2 minute read
13 Apr 2021
3:20 pm

Dubai drops Ramadan ‘curtain’ rule for restaurants


Dubai is known for its palm-shaped islands, decadent luxury hotels and Instagram-friendly party scene.

Lantern that have moon symbol on top and small plate of dates fruit with dusk sky and city bokeh light background for the Muslim feast of the holy month of Ramadan Kareem. Picture: iStock

Dubai restaurants are no longer required to shield passersby from the sight of food during Ramadan fasting hours, according to authorities in the Gulf emirate, where the Muslim holy month began Tuesday.

“Restaurants in the emirate can choose whether or not to place curtains or cover their facades for serving food during fasting hours,” the Department of Economic Development said in a statement.

“The new circular modifies the practice followed previously in the emirate, which required restaurants and other food outlets serving food during fasting hours to place curtains and screens.”

The emirate depends heavily on tourism and services, which took a severe hit amid the coronavirus pandemic.

The new measure, announced Monday, comes as Dubai seeks to re-energise its economy by opening its doors to tourists and accommodating the 90 percent of its population who are foreigners, many of them non-Muslim.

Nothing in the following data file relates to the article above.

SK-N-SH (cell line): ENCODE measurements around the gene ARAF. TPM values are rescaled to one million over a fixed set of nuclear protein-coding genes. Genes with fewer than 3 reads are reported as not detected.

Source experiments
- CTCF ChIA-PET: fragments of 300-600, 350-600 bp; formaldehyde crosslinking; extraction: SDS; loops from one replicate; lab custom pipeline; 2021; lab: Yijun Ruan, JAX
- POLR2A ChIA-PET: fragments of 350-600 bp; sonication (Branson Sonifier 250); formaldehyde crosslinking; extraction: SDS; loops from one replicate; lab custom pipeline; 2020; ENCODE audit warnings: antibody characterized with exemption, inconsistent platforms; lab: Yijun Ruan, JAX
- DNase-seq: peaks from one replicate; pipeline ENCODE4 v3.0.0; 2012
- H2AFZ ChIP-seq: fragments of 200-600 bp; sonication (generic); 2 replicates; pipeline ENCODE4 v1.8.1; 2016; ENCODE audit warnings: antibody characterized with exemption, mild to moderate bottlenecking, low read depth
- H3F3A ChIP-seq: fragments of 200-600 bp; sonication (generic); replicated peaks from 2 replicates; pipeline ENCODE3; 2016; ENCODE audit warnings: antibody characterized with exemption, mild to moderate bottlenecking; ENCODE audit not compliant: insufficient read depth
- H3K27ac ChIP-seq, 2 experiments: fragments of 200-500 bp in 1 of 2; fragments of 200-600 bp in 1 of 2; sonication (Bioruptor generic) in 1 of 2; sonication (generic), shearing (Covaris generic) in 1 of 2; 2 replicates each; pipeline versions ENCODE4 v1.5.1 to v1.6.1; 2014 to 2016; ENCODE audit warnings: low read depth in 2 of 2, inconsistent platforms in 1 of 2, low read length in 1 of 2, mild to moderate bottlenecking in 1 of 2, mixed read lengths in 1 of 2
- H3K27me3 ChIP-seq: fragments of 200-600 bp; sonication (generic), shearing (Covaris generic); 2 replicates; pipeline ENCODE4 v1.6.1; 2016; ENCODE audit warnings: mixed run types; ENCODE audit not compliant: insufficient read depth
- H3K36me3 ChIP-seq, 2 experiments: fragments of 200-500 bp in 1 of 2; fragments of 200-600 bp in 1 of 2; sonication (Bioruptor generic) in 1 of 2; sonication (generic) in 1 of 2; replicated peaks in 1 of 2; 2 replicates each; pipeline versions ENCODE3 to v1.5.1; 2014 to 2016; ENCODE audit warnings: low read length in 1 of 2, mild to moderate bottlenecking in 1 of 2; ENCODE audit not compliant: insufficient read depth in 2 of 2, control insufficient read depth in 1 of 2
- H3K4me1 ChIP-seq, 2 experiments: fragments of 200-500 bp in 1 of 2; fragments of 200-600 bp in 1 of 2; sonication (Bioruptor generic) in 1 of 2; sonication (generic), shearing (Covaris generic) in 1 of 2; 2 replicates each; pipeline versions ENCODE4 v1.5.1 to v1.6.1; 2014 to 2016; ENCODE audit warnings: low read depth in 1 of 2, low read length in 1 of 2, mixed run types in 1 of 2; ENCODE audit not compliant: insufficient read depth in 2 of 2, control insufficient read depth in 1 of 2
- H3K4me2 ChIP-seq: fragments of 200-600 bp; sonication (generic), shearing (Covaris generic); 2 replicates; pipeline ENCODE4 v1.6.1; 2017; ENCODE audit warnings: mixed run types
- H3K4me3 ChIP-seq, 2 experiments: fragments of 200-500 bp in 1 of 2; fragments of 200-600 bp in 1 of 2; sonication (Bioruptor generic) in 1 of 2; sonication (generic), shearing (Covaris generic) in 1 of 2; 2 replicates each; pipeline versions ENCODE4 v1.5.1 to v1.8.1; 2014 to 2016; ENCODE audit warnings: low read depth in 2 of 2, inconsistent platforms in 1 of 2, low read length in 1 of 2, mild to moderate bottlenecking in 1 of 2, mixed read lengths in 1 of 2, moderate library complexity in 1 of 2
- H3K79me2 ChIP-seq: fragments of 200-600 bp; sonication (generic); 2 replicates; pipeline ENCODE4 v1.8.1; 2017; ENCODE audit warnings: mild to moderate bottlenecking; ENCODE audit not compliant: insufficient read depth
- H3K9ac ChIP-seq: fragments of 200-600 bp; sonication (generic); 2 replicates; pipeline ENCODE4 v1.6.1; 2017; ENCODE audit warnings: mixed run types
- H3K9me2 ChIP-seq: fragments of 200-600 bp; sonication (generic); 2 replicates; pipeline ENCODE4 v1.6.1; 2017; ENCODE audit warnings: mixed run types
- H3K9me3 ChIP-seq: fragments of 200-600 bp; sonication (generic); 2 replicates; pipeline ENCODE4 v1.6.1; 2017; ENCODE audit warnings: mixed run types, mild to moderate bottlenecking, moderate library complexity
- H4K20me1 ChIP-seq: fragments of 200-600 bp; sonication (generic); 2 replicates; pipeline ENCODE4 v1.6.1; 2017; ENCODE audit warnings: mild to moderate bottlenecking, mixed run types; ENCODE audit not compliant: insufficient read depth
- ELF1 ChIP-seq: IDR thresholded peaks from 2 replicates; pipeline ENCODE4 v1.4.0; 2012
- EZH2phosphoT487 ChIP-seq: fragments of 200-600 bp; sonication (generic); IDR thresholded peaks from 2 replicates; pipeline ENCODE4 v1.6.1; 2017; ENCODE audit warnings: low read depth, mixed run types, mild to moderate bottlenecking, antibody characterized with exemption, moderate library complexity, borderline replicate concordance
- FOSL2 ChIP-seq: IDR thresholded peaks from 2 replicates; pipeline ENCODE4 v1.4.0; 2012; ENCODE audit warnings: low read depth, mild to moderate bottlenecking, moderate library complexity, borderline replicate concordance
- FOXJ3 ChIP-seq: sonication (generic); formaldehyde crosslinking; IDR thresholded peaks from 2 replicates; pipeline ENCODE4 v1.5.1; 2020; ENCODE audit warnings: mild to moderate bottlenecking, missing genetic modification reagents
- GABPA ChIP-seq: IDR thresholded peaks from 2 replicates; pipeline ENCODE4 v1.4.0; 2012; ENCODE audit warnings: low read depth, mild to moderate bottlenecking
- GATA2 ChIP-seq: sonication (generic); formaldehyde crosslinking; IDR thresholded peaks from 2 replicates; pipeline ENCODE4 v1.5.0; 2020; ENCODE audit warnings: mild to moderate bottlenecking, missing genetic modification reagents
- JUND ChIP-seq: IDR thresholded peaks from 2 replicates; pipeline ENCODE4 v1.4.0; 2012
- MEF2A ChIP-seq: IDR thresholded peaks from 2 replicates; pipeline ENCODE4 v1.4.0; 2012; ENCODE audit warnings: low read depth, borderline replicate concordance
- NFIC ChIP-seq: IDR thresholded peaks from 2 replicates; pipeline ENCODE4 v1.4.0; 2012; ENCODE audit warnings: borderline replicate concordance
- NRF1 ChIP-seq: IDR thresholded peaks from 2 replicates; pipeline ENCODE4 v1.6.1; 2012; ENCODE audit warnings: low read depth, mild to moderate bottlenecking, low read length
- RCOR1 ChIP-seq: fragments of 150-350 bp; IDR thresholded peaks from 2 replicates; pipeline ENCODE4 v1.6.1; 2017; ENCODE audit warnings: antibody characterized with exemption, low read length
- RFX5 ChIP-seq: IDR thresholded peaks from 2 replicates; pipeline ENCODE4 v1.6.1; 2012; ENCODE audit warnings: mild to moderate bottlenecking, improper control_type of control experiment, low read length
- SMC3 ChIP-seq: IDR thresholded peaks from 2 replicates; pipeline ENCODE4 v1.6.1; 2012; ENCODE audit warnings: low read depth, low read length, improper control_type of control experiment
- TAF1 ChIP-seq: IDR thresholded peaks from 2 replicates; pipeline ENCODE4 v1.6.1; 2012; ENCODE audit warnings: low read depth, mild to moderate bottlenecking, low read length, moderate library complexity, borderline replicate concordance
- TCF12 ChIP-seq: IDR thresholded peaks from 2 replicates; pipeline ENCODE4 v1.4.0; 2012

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Dubai, which is part of the United Arab Emirates, is known for its palm-shaped islands, decadent luxury hotels and Instagram-friendly party scene.

It was one of the first destinations to reopen to tourism last year, becoming a magnet for visitors escaping stringent Covid-19 restrictions abroad.

The UAE, considered one of the more open-minded Gulf nations, late last year revamped an array of laws in a social liberalisation drive designed to burnish its progressive brand.

The moves included the lifting of a ban on unmarried couples living together, an easing restrictions on alcohol consumption and the decriminalisation of suicide.

The UAE also announced it was toughening sentences for so-called “honour” killings, most victims of which are women seen as having brought shame on their families.

While “honour” crimes were extremely rare and residents seldom prosecuted for cohabiting or drinking without a liquor licence, the moves were significant in a tightly controlled but increasingly socially liberal country.